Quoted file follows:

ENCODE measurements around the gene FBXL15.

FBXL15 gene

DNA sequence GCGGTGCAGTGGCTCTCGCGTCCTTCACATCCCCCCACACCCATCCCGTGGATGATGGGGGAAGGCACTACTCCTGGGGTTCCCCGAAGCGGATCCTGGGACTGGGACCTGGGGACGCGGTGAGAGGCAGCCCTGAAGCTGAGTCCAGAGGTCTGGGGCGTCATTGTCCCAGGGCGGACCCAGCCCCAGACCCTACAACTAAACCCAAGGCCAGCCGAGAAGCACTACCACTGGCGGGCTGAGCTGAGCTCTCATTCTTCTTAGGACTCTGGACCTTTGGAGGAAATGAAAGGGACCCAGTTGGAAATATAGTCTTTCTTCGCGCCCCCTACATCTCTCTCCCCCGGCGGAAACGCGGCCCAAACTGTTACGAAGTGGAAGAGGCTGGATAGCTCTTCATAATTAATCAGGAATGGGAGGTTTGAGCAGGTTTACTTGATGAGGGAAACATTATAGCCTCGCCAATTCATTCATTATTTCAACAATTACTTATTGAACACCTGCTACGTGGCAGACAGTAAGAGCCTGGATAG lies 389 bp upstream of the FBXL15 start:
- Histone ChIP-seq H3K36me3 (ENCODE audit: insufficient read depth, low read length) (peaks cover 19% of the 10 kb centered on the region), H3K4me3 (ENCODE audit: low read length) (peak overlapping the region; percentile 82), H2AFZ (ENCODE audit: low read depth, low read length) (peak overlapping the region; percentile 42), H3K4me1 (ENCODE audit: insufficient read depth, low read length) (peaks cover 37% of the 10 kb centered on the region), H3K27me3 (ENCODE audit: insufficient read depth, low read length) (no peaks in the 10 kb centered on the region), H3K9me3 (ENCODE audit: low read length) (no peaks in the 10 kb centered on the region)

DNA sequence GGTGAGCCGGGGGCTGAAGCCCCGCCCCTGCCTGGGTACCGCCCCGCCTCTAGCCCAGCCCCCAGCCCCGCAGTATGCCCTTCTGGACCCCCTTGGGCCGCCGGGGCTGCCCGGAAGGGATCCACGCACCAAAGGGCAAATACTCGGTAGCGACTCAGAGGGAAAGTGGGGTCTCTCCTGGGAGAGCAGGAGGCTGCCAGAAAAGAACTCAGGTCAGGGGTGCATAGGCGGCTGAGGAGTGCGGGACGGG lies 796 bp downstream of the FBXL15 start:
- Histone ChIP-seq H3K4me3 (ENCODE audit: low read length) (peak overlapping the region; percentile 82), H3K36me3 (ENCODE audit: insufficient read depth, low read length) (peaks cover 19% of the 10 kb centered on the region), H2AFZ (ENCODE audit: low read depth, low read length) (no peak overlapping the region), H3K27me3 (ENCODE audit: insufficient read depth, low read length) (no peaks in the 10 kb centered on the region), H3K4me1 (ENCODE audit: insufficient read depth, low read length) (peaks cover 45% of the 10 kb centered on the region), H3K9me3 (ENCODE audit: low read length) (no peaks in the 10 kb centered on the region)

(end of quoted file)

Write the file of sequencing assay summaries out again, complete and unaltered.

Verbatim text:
ENCODE measurements around the gene FBXL15.

FBXL15 gene

DNA sequence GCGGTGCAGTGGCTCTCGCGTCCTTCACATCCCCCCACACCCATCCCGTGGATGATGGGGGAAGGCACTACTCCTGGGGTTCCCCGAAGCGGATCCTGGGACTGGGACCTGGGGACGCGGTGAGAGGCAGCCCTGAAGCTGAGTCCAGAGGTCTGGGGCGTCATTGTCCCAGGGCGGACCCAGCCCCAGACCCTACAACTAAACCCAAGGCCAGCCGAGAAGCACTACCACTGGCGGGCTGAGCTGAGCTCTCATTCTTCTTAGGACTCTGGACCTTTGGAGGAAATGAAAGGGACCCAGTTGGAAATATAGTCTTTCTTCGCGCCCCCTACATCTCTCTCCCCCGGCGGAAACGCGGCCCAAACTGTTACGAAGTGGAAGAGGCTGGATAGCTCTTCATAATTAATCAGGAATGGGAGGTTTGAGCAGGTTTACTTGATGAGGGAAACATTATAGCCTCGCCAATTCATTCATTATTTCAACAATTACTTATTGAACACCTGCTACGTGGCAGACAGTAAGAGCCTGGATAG lies 389 bp upstream of the FBXL15 start:
- Histone ChIP-seq H3K36me3 (ENCODE audit: insufficient read depth, low read length) (peaks cover 19% of the 10 kb centered on the region), H3K4me3 (ENCODE audit: low read length) (peak overlapping the region; percentile 82), H2AFZ (ENCODE audit: low read depth, low read length) (peak overlapping the region; percentile 42), H3K4me1 (ENCODE audit: insufficient read depth, low read length) (peaks cover 37% of the 10 kb centered on the region), H3K27me3 (ENCODE audit: insufficient read depth, low read length) (no peaks in the 10 kb centered on the region), H3K9me3 (ENCODE audit: low read length) (no peaks in the 10 kb centered on the region)

DNA sequence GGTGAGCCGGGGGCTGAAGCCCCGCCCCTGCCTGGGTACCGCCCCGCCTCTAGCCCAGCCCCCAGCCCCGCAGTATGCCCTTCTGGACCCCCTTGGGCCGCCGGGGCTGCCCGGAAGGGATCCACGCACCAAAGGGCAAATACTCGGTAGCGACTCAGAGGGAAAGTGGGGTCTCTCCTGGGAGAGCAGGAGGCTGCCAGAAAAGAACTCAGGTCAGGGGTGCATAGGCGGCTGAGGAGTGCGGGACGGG lies 796 bp downstream of the FBXL15 start:
- Histone ChIP-seq H3K4me3 (ENCODE audit: low read length) (peak overlapping the region; percentile 82), H3K36me3 (ENCODE audit: insufficient read depth, low read length) (peaks cover 19% of the 10 kb centered on the region), H2AFZ (ENCODE audit: low read depth, low read length) (no peak overlapping the region), H3K27me3 (ENCODE audit: insufficient read depth, low read length) (no peaks in the 10 kb centered on the region), H3K4me1 (ENCODE audit: insufficient read depth, low read length) (peaks cover 45% of the 10 kb centered on the region), H3K9me3 (ENCODE audit: low read length) (no peaks in the 10 kb centered on the region)